The heroes we're introduced to in the first book had almost insane levels of power that could have made future books centering on them difficult to plan without resorting to unnatural reverse deus ex machina to give them a challenge that would be interesting to the reader. In The Academy, these heroes are involved in what are no doubt powerful schemes, but on such a grand scale that they are too busy to do much beyond provide guidance to our new characters. As they grow in power (and responsibilities), we really get to enjoy watching the author's characters struggle with what they want to do, what they know they should do, and how to best resolve both in their limited scope.
(reviewed 7 months after purchase)
Review by: David Thompson on Aug. 4, 2012 :
It's a while since I read book one of this series and it didn't refresh my memory (which is normally pretty good with books). As is mentioned below that's because it is set some time after. Once I got going I found it very readable and because of the July discount I had taken a chance and bought book three also. At the end I was pleased that I had and was looking forward to reading that too.
(reviewed 19 days after purchase)
Review by: Richard Adin on Oct. 28, 2011 :
One of the most difficult things to do is to write in the first person when the first-person character keeps changing. Yet Trigili pulls this off without a problem. In this case, use of the first person narrative enhances the story. The characters are well-developed and the story interesting. There are a few very minor grammar errors, but they are so insignificant as almost to be not worth mentioning. I look forward to the next volume in the series.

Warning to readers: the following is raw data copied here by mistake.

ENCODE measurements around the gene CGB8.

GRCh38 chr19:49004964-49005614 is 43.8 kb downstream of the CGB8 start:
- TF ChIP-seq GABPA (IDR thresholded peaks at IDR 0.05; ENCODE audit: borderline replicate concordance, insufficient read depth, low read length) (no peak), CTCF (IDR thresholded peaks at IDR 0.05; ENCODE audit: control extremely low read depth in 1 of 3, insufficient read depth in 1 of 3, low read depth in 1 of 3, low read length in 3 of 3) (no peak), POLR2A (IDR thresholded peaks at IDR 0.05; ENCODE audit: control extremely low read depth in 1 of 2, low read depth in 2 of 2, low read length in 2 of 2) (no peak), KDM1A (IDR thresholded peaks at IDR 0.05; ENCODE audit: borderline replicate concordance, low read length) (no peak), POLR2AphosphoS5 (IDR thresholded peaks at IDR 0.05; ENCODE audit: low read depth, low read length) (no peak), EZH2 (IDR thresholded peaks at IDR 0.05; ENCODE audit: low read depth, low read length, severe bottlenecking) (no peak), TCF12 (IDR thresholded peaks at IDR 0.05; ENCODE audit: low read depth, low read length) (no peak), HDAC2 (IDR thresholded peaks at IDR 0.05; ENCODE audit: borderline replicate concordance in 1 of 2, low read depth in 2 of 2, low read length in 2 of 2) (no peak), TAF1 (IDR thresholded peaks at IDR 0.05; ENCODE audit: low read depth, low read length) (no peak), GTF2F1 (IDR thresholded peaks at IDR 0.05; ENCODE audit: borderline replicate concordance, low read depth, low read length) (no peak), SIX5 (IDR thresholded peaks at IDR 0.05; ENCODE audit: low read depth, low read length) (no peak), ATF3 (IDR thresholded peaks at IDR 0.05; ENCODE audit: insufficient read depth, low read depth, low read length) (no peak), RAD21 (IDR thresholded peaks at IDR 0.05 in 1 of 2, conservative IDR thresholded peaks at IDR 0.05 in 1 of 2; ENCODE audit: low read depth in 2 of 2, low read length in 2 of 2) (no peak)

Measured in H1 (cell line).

(reviewed 3 days after purchase)
Review by: E Red on Oct. 1, 2011 :
I enjoyed this volume, which picked up 10 years after the first volume. The Academy introduces a few new characters, and we see very little of the characters from volume one. Though they do play a role, they take a back seat to the new characters. The story is well-told and kept my attention (not an easy thing, I've got several books that are bookmarked half-way!). No fifth star on this one because it did not resolve the "loose ends" left from volume one, and left some loose ends of its own. I am, however, looking forward to the third installment!
(reviewed 22 days after purchase)
Review by: Henry Straley on Sep. 20, 2011 :
I enjoyed this book although it should be called a chapter , since it did not follow the normal layout of a book, the ending leaves the reader hanging. it also does not give the reader information about the next chapter.
(reviewed 25 days after purchase)
Review by: Pauline Nolet on Aug. 17, 2011 :
I enjoyed this book even more than Volume One: The Enemy of an Enemy. It's fast-paced and scene changes are handled nicely. I like the mix of tech and magic so far in this series and am really looking forward to the next one coming out.

Nicely formatted and typo-free.
(reviewed 57 days after purchase)
Review by: dmf on June 28, 2011 :
Good follow on from the first book. It seems to jump between character stories a lot in places. I couldn't put it down though once I started, I had to read it in a day.
(reviewed 9 days after purchase)